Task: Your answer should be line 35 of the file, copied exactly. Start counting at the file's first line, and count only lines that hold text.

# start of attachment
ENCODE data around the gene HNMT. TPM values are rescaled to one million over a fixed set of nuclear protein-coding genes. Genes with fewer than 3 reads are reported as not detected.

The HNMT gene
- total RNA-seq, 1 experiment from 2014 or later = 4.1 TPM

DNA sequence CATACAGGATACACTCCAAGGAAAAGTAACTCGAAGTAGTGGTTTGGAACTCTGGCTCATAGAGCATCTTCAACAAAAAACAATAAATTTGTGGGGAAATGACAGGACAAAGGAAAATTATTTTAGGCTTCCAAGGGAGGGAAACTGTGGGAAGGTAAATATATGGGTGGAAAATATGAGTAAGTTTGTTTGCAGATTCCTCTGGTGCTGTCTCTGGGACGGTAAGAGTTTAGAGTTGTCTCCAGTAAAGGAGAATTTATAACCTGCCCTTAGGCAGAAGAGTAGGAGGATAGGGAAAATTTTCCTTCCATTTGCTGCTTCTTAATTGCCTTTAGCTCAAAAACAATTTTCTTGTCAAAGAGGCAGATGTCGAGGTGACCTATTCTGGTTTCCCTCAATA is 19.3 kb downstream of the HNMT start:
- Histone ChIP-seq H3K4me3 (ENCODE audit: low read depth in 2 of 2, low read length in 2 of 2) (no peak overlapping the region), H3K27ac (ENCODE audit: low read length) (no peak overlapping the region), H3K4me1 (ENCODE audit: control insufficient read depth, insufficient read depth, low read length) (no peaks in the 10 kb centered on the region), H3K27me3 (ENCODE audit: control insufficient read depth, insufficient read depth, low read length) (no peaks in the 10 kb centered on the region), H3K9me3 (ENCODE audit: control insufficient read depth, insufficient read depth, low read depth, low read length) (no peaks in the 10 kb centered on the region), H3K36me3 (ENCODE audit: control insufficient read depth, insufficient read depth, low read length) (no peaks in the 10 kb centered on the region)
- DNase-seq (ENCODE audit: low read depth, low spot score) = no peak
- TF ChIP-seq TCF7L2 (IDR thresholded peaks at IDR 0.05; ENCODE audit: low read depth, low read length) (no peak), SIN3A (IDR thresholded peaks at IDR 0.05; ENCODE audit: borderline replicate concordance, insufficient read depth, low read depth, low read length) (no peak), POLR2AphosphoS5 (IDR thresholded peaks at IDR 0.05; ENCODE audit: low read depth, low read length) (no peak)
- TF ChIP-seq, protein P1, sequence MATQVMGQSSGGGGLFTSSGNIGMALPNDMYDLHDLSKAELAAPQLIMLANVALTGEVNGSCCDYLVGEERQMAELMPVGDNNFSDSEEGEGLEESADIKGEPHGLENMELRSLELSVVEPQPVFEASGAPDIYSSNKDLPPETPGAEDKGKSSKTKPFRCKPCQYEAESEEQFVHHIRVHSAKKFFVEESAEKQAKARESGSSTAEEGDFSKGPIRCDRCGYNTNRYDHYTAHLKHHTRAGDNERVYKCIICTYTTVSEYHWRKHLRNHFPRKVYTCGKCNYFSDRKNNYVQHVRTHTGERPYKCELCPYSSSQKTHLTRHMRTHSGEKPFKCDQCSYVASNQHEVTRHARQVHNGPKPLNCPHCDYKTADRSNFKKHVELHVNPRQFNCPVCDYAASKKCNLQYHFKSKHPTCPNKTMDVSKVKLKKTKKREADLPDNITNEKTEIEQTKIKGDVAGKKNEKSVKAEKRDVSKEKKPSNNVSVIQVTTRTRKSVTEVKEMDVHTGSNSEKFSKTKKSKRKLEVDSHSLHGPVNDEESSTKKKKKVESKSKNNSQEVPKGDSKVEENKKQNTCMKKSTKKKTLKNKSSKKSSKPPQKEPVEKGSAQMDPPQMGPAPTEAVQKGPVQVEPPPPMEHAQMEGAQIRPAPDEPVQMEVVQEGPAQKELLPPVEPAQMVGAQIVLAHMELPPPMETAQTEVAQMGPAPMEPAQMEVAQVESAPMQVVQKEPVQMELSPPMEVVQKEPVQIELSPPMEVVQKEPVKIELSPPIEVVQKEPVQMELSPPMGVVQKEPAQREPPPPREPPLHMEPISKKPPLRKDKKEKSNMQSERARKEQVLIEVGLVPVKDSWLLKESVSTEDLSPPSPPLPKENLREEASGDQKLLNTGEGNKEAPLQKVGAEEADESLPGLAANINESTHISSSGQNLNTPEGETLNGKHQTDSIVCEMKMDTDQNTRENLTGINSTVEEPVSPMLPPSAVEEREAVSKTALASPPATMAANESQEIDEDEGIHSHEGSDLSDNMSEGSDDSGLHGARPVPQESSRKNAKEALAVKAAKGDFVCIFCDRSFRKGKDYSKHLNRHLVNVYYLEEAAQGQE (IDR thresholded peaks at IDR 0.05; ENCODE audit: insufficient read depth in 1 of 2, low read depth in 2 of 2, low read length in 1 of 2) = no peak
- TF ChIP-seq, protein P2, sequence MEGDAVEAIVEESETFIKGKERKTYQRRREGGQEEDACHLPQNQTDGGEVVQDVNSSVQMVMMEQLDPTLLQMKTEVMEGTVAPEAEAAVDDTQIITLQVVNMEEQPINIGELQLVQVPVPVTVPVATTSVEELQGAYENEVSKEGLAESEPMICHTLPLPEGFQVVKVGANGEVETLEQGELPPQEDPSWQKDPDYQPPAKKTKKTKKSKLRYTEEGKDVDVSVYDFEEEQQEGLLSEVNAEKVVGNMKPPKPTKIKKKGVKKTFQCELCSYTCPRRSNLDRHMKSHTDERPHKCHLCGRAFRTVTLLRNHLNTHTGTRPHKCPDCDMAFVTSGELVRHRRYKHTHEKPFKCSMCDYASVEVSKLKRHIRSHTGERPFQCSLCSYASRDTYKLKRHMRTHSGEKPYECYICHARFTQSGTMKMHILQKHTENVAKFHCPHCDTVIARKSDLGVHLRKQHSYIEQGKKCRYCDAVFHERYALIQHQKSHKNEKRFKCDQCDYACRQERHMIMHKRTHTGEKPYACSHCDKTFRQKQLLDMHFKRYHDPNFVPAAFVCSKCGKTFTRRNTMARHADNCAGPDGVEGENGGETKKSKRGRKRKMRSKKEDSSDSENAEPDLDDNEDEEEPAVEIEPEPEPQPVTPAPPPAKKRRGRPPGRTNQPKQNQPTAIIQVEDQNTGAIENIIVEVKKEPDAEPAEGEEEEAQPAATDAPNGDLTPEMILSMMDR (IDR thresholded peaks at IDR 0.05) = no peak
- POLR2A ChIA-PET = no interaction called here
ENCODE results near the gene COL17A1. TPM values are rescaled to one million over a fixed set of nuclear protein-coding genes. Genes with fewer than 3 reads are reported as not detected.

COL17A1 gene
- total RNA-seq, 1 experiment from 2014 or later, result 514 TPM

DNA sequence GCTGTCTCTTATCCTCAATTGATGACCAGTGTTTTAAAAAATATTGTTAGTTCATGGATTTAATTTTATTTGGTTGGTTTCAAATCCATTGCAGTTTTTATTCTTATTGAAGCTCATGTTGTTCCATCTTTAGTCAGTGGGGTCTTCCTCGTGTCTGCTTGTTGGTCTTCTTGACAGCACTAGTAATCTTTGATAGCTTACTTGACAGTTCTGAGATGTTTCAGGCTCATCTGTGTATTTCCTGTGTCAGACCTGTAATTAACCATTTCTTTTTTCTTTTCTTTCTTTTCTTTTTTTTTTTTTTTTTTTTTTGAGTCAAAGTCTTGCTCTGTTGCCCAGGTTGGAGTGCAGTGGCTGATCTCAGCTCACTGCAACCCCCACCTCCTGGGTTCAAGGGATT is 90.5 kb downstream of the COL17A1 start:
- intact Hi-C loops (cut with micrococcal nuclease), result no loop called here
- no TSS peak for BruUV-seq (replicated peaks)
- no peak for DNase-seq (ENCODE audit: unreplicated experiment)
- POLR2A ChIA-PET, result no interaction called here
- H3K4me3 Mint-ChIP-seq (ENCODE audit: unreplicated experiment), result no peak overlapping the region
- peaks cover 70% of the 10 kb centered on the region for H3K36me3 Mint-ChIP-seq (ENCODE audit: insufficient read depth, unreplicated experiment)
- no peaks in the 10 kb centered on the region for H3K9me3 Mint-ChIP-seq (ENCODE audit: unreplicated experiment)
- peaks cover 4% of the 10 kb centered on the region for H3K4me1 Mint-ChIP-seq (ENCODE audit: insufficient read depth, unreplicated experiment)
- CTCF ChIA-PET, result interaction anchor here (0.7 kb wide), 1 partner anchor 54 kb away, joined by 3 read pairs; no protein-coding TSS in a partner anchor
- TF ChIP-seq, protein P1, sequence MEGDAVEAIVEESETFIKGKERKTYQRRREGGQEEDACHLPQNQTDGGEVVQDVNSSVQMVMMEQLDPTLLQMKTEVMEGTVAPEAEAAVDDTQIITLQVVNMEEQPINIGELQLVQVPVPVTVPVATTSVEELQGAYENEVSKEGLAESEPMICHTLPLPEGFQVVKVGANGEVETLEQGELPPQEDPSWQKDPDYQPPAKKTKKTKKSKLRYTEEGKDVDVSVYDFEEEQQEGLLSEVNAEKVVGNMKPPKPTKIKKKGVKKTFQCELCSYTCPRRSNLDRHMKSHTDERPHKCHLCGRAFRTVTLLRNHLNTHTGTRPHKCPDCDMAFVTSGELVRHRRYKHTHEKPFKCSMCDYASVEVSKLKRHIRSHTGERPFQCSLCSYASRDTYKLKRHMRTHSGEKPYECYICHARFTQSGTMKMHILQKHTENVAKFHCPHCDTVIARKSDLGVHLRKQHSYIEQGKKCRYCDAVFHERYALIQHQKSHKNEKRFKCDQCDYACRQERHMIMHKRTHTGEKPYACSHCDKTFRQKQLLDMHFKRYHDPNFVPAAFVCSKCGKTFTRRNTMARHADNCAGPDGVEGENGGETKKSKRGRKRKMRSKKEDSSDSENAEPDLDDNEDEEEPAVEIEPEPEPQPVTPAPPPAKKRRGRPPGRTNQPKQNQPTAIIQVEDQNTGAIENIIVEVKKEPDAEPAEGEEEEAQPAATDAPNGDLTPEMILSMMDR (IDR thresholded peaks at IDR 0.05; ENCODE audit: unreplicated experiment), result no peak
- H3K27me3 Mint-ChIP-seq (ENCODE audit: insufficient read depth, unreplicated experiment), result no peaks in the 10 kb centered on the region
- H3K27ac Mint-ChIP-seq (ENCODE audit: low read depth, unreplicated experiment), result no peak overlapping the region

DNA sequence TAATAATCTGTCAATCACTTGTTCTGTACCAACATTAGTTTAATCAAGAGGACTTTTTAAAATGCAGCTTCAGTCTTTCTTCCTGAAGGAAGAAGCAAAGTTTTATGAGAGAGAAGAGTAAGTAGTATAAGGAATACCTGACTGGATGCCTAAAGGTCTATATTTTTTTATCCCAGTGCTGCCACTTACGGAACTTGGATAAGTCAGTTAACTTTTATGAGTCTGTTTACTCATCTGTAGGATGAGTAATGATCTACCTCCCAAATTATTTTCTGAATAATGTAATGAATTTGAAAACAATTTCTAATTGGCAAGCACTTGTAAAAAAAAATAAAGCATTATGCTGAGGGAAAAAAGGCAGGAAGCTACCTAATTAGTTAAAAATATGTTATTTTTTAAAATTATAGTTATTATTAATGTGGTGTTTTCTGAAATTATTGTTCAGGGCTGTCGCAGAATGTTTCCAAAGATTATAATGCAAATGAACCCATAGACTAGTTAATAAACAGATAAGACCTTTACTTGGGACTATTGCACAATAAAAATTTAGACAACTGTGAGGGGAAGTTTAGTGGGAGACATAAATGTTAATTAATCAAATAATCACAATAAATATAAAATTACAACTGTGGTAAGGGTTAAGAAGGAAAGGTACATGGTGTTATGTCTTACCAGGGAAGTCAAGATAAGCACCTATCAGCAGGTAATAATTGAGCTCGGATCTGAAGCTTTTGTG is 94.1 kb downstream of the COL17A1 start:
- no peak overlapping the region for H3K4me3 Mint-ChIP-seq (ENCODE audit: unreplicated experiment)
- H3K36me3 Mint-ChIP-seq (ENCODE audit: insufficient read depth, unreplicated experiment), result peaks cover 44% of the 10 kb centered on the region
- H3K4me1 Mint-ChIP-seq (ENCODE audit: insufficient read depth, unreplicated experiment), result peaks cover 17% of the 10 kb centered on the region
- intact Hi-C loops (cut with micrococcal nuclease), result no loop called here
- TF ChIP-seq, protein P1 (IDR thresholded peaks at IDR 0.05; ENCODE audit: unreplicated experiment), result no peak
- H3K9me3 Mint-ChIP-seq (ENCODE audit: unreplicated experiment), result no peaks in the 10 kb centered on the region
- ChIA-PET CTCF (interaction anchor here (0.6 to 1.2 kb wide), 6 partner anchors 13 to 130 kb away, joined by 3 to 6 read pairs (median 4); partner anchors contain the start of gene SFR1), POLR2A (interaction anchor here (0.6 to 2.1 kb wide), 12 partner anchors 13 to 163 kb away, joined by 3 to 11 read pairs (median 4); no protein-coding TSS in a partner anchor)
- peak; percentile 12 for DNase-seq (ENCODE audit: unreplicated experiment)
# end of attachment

- peak; percentile 12 for DNase-seq (ENCODE audit: unreplicated experiment)